|CCT Distinguished Lecture|
|Computational Social Science: Large-Scale Studies of Wikis, Blogs, Social Networking Sites|
|Daniel Huttenlocher, Cornell University|
|Neafsey Professor of Computing, Information Science and Business|
|Life Sciences Building Annex A101 Auditorium
November 30, 2007 - 02:00 pm
Many social interactions that are ephemeral in the physical world are recorded and accessible in the online world. The widespread use of online systems such as blogs, wikis and social networking sites provides a treasure trove of information about human behavior. This talk will discuss some recent studies of large-scale online social systems, and speculate about what these studies suggest about human interactions more generally.
Daniel Huttenlocher is the Neafsey Professor of Computing, Information Science and Business at Cornell, where he holds a joint appointment in the computer science department and the Johnson Graduate School of Management. His research interests are in computer vision, online social networks, electronic collaboration tools, computational geometry, and financial trading systems. Recipient of a National Science Foundation Presidential Young Investigator Award in 1990, he was named the New York State Professor of the Year by CASE in 1993, and honored as a Weiss Fellow by Cornell in 1996 for excellence in teaching. He holds twenty-four U.S. patents and has published more than sixty technical papers. In addition to academic positions, he has been chief technology officer of Intelligent Markets, a provider of advanced trading systems on Wall Street, and he spent more than ten years at Xerox PARC, where he directed work that led to the ISO JBIG2 image-compression standard. Degrees: B.Sc. University of Michigan, 1980; M.Sc. Massachusetts Institute of Technology, 1984; Ph.D. Massachusetts Institute of Technology, 1988.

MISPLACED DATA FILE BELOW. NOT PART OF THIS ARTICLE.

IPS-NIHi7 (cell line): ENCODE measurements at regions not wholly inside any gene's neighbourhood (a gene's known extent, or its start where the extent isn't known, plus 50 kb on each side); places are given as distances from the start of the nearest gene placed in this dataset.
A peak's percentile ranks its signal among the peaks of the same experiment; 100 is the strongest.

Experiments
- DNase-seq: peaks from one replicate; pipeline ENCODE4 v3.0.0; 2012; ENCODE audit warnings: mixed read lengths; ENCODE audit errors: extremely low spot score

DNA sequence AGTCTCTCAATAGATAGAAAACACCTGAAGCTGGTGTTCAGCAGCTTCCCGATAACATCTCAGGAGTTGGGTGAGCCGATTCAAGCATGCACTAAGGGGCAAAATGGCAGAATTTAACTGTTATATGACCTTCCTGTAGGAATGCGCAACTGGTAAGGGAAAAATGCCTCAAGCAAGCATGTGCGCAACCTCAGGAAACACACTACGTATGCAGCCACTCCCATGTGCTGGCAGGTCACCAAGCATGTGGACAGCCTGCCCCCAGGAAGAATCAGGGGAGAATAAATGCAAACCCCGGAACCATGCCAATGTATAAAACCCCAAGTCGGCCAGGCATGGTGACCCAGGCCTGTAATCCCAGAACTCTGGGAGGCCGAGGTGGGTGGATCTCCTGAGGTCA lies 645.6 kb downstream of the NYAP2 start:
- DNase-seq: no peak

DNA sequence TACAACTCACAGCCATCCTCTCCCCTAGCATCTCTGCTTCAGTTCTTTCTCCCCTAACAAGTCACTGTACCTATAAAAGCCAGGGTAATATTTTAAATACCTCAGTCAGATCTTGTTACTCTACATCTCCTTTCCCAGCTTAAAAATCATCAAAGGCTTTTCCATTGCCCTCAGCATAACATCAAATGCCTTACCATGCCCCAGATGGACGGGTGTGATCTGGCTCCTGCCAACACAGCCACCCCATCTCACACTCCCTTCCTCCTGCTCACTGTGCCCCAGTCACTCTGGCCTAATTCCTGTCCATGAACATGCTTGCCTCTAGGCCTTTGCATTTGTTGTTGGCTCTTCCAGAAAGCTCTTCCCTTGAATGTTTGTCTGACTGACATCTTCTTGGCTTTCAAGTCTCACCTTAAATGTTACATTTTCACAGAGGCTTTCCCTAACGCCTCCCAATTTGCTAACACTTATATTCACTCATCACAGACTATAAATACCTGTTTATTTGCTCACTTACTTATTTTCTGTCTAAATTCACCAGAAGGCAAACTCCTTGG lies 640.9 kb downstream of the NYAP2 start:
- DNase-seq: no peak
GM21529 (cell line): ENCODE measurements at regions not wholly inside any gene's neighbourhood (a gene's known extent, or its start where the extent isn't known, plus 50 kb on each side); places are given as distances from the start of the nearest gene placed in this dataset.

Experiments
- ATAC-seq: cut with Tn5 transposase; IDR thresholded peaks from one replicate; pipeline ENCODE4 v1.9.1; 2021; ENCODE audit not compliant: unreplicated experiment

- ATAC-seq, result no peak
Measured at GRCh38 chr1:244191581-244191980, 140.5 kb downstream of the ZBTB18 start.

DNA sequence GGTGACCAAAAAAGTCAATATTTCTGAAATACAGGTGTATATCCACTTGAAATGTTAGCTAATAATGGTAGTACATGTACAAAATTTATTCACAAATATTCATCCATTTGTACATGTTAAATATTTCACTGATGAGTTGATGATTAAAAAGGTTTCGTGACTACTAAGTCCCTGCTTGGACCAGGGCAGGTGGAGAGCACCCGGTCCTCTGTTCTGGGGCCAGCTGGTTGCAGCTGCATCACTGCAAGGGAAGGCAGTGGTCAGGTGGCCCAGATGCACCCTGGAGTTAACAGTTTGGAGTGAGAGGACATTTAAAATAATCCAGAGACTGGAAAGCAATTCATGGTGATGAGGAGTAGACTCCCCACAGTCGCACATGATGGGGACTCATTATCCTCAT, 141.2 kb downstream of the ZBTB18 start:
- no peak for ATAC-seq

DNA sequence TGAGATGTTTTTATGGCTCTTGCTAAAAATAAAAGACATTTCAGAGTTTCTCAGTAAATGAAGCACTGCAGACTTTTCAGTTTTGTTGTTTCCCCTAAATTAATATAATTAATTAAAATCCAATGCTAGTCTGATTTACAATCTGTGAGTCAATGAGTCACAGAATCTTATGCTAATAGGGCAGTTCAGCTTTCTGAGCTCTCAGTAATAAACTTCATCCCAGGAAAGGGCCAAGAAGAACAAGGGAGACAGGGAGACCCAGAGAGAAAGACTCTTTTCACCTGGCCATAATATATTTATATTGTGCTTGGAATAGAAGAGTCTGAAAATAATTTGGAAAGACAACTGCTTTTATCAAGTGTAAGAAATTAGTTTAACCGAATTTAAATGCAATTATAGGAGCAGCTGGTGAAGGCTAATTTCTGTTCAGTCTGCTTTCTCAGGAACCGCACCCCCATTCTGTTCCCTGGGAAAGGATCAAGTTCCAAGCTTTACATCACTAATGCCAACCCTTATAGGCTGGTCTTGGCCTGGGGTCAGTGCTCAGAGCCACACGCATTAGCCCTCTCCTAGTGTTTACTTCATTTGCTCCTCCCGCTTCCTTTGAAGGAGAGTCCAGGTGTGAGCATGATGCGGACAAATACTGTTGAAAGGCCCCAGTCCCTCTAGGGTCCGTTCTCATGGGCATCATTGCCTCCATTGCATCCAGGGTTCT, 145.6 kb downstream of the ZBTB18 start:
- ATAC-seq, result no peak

|This lecture has a reception.|